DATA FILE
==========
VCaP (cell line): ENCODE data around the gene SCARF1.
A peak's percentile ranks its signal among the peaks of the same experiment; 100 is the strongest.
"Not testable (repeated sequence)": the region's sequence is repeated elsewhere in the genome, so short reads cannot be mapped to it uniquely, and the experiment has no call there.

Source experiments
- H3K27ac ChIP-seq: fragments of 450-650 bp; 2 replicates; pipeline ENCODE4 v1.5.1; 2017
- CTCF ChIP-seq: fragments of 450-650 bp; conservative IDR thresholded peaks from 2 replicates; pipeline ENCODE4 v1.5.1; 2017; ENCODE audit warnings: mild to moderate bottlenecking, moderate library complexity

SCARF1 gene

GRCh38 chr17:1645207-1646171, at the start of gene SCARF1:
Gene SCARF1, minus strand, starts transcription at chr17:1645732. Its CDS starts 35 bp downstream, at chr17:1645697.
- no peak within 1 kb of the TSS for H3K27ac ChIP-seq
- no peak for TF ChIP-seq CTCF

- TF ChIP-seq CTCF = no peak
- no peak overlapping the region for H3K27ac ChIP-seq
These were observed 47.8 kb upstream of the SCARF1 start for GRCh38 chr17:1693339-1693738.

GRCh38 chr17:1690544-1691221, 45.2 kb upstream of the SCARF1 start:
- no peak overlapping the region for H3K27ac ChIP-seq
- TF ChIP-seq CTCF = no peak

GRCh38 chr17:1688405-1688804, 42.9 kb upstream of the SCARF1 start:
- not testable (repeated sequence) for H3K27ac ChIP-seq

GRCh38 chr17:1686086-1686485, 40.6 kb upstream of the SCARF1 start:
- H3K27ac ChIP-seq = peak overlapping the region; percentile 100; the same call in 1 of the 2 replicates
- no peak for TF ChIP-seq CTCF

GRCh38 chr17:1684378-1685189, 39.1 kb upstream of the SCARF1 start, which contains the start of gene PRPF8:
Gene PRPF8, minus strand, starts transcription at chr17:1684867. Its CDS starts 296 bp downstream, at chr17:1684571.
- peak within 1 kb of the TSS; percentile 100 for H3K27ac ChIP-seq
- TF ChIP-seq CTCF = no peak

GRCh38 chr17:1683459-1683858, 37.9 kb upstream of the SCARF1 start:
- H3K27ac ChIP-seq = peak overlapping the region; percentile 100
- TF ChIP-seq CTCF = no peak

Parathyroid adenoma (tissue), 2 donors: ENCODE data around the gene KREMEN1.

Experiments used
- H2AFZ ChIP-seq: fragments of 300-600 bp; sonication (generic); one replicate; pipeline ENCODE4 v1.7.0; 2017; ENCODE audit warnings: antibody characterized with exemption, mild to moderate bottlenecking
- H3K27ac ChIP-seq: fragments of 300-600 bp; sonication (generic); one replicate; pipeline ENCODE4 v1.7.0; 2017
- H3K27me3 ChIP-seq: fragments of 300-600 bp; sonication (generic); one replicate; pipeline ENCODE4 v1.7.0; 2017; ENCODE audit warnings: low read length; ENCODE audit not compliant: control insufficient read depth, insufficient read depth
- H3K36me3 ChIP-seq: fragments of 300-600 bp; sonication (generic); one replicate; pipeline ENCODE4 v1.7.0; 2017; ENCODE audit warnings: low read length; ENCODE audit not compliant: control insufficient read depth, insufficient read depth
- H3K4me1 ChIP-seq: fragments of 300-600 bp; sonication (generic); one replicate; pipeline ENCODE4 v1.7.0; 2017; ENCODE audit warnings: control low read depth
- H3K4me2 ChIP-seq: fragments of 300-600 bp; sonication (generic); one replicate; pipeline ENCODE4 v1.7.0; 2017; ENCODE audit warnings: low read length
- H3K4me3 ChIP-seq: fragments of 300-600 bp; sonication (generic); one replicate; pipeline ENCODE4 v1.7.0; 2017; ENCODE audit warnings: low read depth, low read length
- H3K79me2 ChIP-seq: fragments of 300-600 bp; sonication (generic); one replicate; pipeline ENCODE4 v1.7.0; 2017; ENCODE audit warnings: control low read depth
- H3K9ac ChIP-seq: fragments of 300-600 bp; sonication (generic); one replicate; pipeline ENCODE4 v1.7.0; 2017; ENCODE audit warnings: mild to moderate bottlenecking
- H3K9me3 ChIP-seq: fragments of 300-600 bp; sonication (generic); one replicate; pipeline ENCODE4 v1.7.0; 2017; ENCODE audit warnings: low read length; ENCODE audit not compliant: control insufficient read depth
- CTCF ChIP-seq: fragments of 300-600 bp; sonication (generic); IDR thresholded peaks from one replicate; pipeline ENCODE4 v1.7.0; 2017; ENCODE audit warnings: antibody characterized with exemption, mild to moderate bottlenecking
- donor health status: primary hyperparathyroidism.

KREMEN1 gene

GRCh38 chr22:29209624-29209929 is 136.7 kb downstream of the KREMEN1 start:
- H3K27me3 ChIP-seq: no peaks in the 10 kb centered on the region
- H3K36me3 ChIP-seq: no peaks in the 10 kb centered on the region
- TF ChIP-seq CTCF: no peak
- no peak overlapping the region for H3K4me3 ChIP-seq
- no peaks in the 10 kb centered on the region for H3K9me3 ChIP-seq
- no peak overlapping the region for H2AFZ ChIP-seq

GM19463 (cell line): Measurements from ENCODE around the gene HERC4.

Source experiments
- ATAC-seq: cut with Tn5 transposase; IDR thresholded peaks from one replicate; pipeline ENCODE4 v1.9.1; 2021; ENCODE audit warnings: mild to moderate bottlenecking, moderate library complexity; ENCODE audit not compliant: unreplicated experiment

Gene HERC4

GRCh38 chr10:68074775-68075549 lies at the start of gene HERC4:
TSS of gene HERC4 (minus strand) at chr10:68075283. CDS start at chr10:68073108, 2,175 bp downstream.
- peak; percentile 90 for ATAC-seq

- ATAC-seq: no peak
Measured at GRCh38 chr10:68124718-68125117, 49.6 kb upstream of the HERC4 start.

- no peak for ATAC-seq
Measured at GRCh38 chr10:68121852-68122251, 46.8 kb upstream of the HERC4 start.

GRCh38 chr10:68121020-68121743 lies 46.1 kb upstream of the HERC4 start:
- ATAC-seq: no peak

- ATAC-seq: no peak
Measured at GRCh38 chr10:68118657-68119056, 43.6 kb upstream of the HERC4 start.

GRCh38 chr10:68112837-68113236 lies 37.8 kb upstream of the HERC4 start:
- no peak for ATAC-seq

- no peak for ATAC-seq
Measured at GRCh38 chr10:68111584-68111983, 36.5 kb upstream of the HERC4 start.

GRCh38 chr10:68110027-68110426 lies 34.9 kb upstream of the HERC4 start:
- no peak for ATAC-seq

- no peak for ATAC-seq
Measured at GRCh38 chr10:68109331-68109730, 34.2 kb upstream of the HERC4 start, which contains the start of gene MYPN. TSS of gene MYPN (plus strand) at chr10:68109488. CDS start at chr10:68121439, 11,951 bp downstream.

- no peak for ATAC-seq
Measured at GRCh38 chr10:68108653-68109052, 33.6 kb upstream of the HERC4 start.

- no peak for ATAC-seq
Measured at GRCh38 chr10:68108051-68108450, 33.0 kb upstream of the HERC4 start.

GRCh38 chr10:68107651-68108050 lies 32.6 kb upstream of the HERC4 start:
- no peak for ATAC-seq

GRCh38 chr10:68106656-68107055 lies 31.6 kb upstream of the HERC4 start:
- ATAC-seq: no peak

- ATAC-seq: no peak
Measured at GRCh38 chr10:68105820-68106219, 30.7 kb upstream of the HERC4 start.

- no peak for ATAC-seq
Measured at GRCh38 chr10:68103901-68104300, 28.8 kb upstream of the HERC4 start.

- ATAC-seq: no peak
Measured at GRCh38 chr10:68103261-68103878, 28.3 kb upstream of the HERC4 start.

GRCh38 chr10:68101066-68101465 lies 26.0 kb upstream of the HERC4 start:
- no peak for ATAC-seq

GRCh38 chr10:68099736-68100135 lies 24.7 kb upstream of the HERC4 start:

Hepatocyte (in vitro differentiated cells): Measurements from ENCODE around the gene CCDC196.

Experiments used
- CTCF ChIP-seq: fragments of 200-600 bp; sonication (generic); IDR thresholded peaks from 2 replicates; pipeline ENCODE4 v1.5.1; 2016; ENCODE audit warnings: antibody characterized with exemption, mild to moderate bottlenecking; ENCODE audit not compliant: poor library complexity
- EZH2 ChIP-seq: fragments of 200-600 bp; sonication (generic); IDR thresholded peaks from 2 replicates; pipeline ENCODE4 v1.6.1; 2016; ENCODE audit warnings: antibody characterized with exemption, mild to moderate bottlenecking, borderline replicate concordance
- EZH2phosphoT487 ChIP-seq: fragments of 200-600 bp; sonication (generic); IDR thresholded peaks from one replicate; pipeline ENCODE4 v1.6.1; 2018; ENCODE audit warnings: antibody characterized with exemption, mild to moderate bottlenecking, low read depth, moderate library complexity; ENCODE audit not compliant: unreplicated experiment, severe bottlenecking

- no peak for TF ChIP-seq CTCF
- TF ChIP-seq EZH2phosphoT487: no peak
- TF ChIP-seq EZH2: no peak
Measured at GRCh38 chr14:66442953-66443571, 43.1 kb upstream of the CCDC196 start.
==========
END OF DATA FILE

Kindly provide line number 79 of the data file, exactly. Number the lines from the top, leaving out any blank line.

GRCh38 chr10:68107651-68108050 lies 32.6 kb upstream of the HERC4 start: